Open this publication in new window or tab >>Thylakoid FtsH protease contributes to photosystem II and cytochrome b6f remodeling in Chlamydomonas  reinhardtii under stress conditions
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2014 (English)In: Plant Cell, Vol. 26, no 1, p. 373-90Article in journal (Refereed) Published
Abstract [en]

FtsH is the major thylakoid membrane protease found in organisms performing oxygenic photosynthesis. Here, we show that FtsH from Chlamydomonas reinhardtii forms heterooligomers comprising two subunits, FtsH1 and FtsH2. We characterized this protease using FtsH mutants that we identified through a genetic suppressor approach that restored phototrophic growth of mutants originally defective for cytochrome b6f accumulation. We thus extended the spectrum of FtsH substrates in the thylakoid membranes beyond photosystem II, showing the susceptibility of cytochrome b6f complexes (and proteins involved in the ci heme binding pathway to cytochrome b6) to FtsH. We then show how FtsH is involved in the response of C. reinhardtii to macronutrient stress. Upon phosphorus starvation, photosynthesis inactivation results from an FtsH-sensitive photoinhibition process. In contrast, we identified an FtsH-dependent loss of photosystem II and cytochrome b6f complexes in darkness upon sulfur deprivation. The D1 fragmentation pattern observed in the latter condition was similar to that observed in photoinhibitory conditions, which points to a similar degradation pathway in these two widely different environmental conditions. Our experiments thus provide extensive evidence that FtsH plays a major role in the quality control of thylakoid membrane proteins and in the response of C. reinhardtii to light and macronutrient stress.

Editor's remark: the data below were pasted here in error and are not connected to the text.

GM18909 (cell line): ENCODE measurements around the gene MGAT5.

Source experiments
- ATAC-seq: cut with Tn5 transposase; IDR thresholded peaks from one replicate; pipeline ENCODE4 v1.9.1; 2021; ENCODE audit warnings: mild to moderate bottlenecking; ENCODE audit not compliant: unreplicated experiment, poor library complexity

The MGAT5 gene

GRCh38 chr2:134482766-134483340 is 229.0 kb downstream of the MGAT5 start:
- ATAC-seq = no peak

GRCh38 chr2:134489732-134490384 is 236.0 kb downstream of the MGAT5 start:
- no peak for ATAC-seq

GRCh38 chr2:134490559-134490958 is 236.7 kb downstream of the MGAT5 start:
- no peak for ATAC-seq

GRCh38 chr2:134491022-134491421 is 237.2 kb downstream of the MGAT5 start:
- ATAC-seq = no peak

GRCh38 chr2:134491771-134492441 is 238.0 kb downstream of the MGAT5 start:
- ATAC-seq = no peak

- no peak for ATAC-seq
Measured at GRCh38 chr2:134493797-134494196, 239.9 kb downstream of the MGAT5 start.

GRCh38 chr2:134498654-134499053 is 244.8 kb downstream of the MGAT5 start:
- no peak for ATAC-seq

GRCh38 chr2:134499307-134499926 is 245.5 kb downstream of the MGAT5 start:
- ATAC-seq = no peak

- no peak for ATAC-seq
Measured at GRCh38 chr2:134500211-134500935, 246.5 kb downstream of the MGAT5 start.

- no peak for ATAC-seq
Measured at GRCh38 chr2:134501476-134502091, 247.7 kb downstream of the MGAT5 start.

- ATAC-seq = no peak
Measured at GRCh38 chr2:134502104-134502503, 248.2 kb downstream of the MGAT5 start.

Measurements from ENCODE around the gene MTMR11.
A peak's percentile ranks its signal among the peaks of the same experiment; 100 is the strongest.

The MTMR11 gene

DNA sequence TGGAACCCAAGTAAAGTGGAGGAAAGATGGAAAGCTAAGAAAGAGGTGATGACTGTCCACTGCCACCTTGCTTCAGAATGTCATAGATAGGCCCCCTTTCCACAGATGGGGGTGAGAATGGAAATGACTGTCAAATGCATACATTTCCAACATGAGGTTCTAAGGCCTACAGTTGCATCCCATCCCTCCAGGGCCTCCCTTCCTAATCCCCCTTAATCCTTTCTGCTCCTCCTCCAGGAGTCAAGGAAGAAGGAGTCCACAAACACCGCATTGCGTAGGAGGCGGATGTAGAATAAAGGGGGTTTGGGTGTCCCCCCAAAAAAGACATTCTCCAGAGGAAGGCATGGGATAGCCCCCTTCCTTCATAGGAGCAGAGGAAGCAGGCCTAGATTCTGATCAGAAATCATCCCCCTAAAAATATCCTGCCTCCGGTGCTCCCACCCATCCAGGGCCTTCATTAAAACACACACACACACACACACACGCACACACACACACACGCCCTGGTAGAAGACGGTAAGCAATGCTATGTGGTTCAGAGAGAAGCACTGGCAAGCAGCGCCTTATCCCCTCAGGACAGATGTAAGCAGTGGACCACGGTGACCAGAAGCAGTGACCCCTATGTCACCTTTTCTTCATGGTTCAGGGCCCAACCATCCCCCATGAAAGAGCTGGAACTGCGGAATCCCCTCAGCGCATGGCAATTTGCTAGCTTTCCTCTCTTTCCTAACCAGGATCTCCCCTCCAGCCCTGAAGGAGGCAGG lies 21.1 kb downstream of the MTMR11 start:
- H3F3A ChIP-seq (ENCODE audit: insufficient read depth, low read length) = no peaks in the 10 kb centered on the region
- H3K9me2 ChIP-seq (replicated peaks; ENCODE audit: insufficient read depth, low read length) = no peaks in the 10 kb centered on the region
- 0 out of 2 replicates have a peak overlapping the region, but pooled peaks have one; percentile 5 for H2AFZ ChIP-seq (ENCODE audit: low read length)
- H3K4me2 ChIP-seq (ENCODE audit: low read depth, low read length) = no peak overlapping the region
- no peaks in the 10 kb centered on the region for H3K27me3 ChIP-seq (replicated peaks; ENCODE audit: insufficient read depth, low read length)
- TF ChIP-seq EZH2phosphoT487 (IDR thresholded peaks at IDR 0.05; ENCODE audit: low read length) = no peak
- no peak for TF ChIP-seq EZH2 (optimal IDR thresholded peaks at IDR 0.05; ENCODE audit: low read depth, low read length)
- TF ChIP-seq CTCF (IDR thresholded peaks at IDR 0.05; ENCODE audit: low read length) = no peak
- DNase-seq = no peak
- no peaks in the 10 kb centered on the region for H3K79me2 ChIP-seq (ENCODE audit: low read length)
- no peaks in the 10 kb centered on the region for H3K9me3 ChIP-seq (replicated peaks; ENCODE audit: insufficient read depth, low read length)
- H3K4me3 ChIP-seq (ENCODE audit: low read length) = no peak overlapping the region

Keywords
ATP-Dependent Proteases/genetics/metabolism/*physiology, Algal Proteins/genetics/metabolism/*physiology, Chlamydomonas reinhardtii/*enzymology/genetics/metabolism, Cloning, Molecular, Cytochrome b6f Complex/*metabolism, Photosystem II Protein Complex/*metabolism, Point Mutation, *Stress, Physiological, Thylakoids/*metabolism
National Category
Biological Sciences
Identifiers
urn:nbn:se:umu:diva-144807 (URN)1532-298X (Electronic) 1040-4651 (Linking) (ISBN)
Note

Malnoe, Alizee Wang, Fei Girard-Bascou, Jacqueline Wollman, Francis-Andre de Vitry, Catherine eng Research Support, Non-U.S. Gov't 2014/01/23 06:00 Plant Cell. 2014 Jan;26(1):373-90. doi: 10.1105/tpc.113.120113. Epub 2014 Jan 21.

Available from: 2018-02-17 Created: 2018-02-17 Last updated: 2018-06-09
Calderon, R. H., Garcia-Cerdan, J. G., Malnoë, A., Cook, R., Russell, J. J., Gaw, C., . . . Niyogi, K. K. (2013). A conserved rubredoxin is necessary for photosystem II accumulation in diverse oxygenic photoautotrophs. J Biol Chem, 288(37), 26688-96
Open this publication in new window or tab >>A conserved rubredoxin is necessary for photosystem II accumulation in diverse oxygenic photoautotrophs
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2013 (English)In: J Biol Chem, Vol. 288, no 37, p. 26688-96Article in journal (Refereed) Published
Abstract [en]

In oxygenic photosynthesis, two photosystems work in tandem to harvest light energy and generate NADPH and ATP. Photosystem II (PSII), the protein-pigment complex that uses light energy to catalyze the splitting of water, is assembled from its component parts in a tightly regulated process that requires a number of assembly factors. The 2pac mutant of the unicellular green alga Chlamydomonas reinhardtii was isolated and found to have no detectable PSII activity, whereas other components of the photosynthetic electron transport chain, including photosystem I, were still functional. PSII activity was fully restored by complementation with the RBD1 gene, which encodes a small iron-sulfur protein known as a rubredoxin. Phylogenetic evidence supports the hypothesis that this rubredoxin and its orthologs are unique to oxygenic phototrophs and distinct from rubredoxins in Archaea and bacteria (excluding cyanobacteria). Knockouts of the rubredoxin orthologs in the cyanobacterium Synechocystis sp. PCC 6803 and the plant Arabidopsis thaliana were also found to be specifically affected in PSII accumulation. Taken together, our data suggest that this rubredoxin is necessary for normal PSII activity in a diverse set of organisms that perform oxygenic photosynthesis.